Square Enix’s Switch JRPG has been criticised for a lack of story that’s actually there
Octopath Traveler, Square Enix’s much-hyped JRPG on the Switch, has scored itself a ton of praise from critics and gaming communities alike for its deeply satisfying combat and gorgeous “2D-HD” graphics. But lurking in the background of these rave reviews has been one consistent criticism – that the 8 playable characters you amass over your journey don’t really seem to have much to do with each other. This is because there’s a huge part of the story that’s incredibly easy to miss: Travel Banter.
From each character’s second chapter onwards, Travel Banter pops up as an option after certain cutscenes – press the + button, and you’ll get an extra interaction between the character whose story chapter you’re currently playing, and another party member.
The options vary depending on who’s in your party, but they all add a little bit of extra flavour to the moment and reveal more about the characters’ development outside their own chapters. You see how their perspectives are changed by what they’ve witnessed their companions go through, and there are some genuinely poignant lines that do a beautiful job of conveying the scope and scale of the journeys they’re on.
But is it enough? Outside the graphics and combat mechanics, Octopath’s big selling point always seemed to be the customisability of your party, which one could reasonably assume would mean that party dynamics would have a significant effect on the progression of the game. As it turns out, characters don’t even physically appear in each other’s cutscenes, and don’t have any dialogue in each other’s chapters outside of Travel Banter and standard battle and ability lines. It sometimes feels like they’re just there as background support while this particular protagonist’s story plays out. Have Square Enix really, properly delivered on the eightfold intertwining tales promised even in the title of the game?
That depends on a bunch of things, the biggest one probably being how long you wanted to wait for Square Enix to finish making the game. Think about the practicalities: you can begin the game with any one of the eight characters’ first chapter, pick the rest up in any order, and organise your party however you want providing it includes the character you started with (until you’ve completed their final chapter) and the character whose chapter you’re playing (if any). If our amateur maths is right, that’s 70 different party combinations even if you have all your slots full. If characters had dialogue in each other’s cutscenes, writing different versions of them would’ve taken forever.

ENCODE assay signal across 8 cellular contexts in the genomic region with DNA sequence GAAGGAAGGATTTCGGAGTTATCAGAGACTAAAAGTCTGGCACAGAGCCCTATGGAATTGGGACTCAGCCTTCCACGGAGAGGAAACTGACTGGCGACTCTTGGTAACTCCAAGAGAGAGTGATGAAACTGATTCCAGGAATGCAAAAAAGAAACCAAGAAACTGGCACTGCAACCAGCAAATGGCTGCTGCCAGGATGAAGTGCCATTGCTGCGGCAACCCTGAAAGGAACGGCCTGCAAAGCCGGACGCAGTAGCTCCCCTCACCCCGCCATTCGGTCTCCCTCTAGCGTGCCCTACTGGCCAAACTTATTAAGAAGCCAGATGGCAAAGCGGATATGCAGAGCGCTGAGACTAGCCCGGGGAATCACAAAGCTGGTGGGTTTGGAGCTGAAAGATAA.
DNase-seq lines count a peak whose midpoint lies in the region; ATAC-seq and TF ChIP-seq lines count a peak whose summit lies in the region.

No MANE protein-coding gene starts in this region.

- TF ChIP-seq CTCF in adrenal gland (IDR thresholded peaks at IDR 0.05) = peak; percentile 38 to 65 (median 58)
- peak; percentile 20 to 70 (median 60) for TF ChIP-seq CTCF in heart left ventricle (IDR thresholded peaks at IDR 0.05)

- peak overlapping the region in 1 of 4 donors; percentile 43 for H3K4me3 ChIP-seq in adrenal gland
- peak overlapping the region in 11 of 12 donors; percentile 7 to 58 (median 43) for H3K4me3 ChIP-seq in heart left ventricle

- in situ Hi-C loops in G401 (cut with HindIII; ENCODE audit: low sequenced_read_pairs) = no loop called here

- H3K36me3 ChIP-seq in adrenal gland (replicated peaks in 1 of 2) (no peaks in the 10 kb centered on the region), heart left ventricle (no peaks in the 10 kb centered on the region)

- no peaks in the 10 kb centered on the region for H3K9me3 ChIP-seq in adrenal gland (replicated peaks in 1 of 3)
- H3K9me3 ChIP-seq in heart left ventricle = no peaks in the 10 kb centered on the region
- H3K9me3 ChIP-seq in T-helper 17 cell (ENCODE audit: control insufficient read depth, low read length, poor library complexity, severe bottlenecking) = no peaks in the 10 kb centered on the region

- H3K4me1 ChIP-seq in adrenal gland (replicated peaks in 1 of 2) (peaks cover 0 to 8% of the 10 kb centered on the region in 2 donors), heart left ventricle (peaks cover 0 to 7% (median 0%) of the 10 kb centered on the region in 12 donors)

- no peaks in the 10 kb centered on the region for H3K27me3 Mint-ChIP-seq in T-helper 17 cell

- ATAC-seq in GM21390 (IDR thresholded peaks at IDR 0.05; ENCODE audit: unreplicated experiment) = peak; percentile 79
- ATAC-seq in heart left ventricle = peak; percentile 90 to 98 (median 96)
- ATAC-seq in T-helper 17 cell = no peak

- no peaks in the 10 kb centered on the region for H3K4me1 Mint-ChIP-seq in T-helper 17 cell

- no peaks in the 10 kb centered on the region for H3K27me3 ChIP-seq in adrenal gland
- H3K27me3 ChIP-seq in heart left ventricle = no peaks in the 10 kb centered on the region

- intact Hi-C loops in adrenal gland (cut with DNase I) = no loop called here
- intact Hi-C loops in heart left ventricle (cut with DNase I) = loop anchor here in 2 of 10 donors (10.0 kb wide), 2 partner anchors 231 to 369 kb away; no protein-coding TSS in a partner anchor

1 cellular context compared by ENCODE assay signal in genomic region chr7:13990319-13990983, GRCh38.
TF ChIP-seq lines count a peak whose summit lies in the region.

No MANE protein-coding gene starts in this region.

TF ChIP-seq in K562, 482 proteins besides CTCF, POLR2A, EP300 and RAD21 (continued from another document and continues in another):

And sure, you still miss some of the dialogue by not having the right people in your party at the right time, but that’d also be true if the dialogue happened in cutscenes or normal gameplay. This way, you miss less, and it comes with a feeling of spontaneity that makes the journey feel all the more organic and rounded-out. Plus, if you’re a completionist but don’t have time for multiple playthroughs, every Banter scene has of course been obsessively catalogued across the internet (see this Youtube video of every single one for starters).
Travel Banter is a good feature in a great game. While having the game’s inter-character dialogue isolated there might feel like a cop-out in comparison to what could’ve been, it does its job wonderfully as an eminently practical way of accomplishing the aspect of interaction. It might not be the richest narrative technique, but as added story flavour alongside the well-wrought individual plotlines, exquisite combat, and some of the most beautiful backdrops of any resolution, it’s everything it needs to be.